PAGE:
Historical Events & Information

The Miss Merion Bluegrass is a 7-litre class hull originally owned by Fred Rogers and Earl Wham of Spokane, Washington.

When Fred Rogers and Earl Wham bought the boat in 1964 they renamed the boat the Miss Merion Bluegrass. The name came about because Fred was a local grass farmer who grew Merion Bluegrass for a company called Jacklin Seed. Jacklin Seed became the Miss Merion’s sponsor. The Miss Merion Bluegrass was piloted by none other than Earl Wham of Spokane, WA.

In 1963 Fred and Earl won the Little Diamond Cup in Coeur d’Alene with the 266 Hydroplane named Holy Smoke. That race they beat all the blown 7-litre boats. In 1964 Fred and Earl received a call and were told that the Little Diamond Cup race was going to be held for 7-litre boats only, during the 1964 race. The team didn’t have much time. They had recently purchased the Miss Merion and were in the middle of getting her ready for racing and the new engine was not built. The engine from the Holy Smoke had recently been rebuilt and was hanging on the hoist. The team decided to put the 266 engine in the Miss Merion Bluegrass and 5 days later they entered the race and won the Little Diamond Cup.

After the first race the Miss Merion Bluegrass team began building a new 7-litre engine and working on the boat while leading the way in innovative design changes that were ahead of their time. It was those changes and Earl’s driving skills that took the Merion to a victory on many occasions.

Victories 1964 - 1971

Fred and Earl owned and operated the Miss Merion Bluegrass from 1964 to 1971. During that time they achieved numerous victories while having a good time and building on an everlasting friendship. Listed here are just a few of those wins:

  • 1964 Little Diamond Cup Coeur d Alene, Idaho
  • 1966 Copper Cup Regatta  Polson, MT
  • 1968 Orange Bowl, International Grand Prix Regatta Miami, FL
  • 1970 APBA National High Point Champion
  • 1971 APBA National High Point Champion
  • 1971 Rainier Challenge Cup
  • World Straightaway Record Holder 3/12 years
  • U.S. Straightaway Record Holder 1970-1971
  • 5 Time Region 10 Champion, Washington, Oregon, Idaho and Montana (1966-1971
  • Won Every Race Entered in 1970
  • Won International Grand Prix in Miami, Florida in 1968 against 100 hydros. 
    This event was televised on the Wide World of Sports.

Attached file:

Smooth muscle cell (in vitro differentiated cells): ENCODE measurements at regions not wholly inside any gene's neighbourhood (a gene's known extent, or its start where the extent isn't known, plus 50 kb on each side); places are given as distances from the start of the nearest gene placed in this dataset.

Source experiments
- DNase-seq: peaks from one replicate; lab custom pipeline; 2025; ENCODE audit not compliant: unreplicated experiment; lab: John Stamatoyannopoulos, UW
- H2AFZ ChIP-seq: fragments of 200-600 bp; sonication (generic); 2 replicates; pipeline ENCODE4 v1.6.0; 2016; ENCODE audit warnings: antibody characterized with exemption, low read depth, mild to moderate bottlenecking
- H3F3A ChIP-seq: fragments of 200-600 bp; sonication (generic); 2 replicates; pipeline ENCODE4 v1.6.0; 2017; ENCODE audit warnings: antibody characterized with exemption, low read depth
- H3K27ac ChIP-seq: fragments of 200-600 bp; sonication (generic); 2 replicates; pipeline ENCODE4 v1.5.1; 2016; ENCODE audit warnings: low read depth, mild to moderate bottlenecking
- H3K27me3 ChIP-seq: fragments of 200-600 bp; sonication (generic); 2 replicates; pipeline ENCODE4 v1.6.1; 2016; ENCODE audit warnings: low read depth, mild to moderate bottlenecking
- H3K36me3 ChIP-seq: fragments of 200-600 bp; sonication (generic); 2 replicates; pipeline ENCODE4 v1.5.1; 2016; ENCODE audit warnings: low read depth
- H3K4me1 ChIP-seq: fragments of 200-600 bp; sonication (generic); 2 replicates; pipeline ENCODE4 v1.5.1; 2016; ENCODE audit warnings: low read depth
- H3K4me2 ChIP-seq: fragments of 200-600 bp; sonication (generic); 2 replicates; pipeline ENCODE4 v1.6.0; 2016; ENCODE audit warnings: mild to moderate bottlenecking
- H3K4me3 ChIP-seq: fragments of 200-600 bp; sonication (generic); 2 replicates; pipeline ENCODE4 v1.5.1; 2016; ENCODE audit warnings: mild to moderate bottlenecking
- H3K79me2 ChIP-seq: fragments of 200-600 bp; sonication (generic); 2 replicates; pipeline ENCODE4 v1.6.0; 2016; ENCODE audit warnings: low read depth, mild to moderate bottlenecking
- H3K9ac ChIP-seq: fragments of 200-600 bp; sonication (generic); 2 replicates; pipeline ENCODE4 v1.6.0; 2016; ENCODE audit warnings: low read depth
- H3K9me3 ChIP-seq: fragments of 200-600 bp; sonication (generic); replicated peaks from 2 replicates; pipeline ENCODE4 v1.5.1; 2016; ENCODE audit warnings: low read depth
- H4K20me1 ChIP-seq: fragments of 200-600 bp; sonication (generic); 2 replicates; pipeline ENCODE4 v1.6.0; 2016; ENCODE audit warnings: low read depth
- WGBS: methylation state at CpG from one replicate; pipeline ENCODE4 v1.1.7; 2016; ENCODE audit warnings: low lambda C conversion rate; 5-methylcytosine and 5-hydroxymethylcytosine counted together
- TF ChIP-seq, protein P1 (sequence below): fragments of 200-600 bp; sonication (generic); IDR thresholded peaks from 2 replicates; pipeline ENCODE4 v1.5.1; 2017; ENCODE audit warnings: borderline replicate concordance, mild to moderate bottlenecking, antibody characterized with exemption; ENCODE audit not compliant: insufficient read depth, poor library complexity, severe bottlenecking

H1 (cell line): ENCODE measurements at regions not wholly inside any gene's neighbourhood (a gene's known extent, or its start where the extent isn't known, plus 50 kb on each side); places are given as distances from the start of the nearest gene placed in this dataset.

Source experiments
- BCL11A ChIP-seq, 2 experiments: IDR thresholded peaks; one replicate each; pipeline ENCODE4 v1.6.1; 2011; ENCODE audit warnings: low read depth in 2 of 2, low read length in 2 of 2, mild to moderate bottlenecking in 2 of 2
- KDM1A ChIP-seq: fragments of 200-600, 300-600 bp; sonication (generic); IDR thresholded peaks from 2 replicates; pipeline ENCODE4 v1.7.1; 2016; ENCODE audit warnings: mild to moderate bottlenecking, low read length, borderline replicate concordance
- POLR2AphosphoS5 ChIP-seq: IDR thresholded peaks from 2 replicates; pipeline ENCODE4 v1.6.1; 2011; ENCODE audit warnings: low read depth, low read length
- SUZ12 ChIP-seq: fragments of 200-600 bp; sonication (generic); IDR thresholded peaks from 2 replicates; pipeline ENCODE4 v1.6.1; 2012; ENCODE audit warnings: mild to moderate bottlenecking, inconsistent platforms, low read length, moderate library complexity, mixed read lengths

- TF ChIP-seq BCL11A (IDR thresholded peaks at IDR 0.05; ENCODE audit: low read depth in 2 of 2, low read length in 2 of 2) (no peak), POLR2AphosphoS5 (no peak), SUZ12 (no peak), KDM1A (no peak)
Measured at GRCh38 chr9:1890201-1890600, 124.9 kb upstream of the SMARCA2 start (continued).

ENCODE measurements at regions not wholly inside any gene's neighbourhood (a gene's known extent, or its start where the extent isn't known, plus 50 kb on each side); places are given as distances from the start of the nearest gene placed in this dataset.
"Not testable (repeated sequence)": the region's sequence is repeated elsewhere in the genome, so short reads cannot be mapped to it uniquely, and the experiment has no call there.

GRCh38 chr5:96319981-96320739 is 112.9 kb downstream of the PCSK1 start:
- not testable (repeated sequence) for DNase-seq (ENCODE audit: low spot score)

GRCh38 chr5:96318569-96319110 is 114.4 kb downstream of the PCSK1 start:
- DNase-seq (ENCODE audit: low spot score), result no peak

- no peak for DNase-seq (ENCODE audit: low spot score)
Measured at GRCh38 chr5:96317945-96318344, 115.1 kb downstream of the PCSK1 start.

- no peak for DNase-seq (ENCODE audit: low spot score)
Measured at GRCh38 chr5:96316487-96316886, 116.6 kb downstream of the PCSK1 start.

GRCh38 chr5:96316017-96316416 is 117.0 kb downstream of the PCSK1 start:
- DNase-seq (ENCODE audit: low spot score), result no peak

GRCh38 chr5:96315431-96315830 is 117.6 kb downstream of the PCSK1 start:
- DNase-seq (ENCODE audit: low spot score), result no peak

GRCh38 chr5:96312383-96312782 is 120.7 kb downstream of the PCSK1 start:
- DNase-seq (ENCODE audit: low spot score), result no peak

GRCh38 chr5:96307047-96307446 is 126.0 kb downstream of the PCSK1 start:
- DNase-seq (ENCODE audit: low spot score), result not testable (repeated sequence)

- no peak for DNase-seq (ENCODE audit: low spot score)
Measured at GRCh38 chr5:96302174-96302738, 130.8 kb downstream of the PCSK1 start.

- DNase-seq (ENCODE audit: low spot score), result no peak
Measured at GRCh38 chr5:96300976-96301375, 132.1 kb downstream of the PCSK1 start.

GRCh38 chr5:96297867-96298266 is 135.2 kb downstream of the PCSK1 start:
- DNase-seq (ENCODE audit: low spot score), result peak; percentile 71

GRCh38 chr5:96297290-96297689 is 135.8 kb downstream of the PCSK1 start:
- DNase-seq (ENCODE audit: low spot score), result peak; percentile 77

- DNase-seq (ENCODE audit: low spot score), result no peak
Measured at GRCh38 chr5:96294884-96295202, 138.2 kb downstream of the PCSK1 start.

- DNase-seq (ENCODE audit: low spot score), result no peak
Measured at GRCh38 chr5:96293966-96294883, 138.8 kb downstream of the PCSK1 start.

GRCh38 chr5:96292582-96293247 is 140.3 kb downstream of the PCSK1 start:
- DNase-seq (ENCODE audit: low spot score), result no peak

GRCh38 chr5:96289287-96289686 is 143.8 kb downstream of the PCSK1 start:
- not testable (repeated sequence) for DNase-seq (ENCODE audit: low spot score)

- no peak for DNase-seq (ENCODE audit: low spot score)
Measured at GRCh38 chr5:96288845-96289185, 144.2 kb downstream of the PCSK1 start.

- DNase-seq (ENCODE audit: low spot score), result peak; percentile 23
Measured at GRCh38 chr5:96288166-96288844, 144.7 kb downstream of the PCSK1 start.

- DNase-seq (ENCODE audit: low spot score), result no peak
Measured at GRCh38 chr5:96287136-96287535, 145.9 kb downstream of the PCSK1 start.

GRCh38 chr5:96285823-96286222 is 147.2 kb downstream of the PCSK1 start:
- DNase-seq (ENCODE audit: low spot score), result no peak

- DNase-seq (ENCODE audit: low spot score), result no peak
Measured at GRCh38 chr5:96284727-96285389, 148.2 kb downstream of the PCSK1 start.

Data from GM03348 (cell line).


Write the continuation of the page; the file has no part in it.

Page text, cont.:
• Won last race against 6 blown fuel hydros in 1/4 mile drage race.

New Speed Record

Becoming the world’s straightaway record holder in 1967 at Devils Lake, Oregon was yet another one of the notable achievements of the Miss Merion Bluegrass team.  The one-kilometer record was broken when the boat made two passes at an average speed of 159.217 miles per hour.  This new speed beat the previous mark of 153.746 miles per hour set in 1965.

Miss Merion Sinks

Like most hydroplane teams the Miss Merion Bluegrass team experienced a few trials along the way.  In July 1965 the Miss Merion Bluegrass was involved in a collision with another boat and sank during the Pasco Water Follies Regatta in Tri-cities, Washington. It was found a month later by divers and returned to the owners.

Miss Merion Bluegrass Sinks

Stolen in Miami

While in Miami for the Orange Bowl Regatta, January 1969, the Miss Merion Bluegrass was stolen from a motel downtown where the team stayed. Later that day the boat was found abandon without the engine which was later recovered. Both times the team pulled together to put her back in top notch condition and positioned the Merion to win many more races.

These early hydroplane races were a family affair for the Rogers, Wham and Schultz families. When the boys went out to race they brought along their troops which included their wives, children, grandparents, and friends who supported and admired the accomplishments of the team. 

It is these early memories and admiration that has led Kirk Rogers with the help of many other supporters to pay tribute to the men who made this boat a legend by reconstructing the boat in their honor.

The legend has returned!

Dedicated to Fred Rogers, Earl Wham and Robert Schultz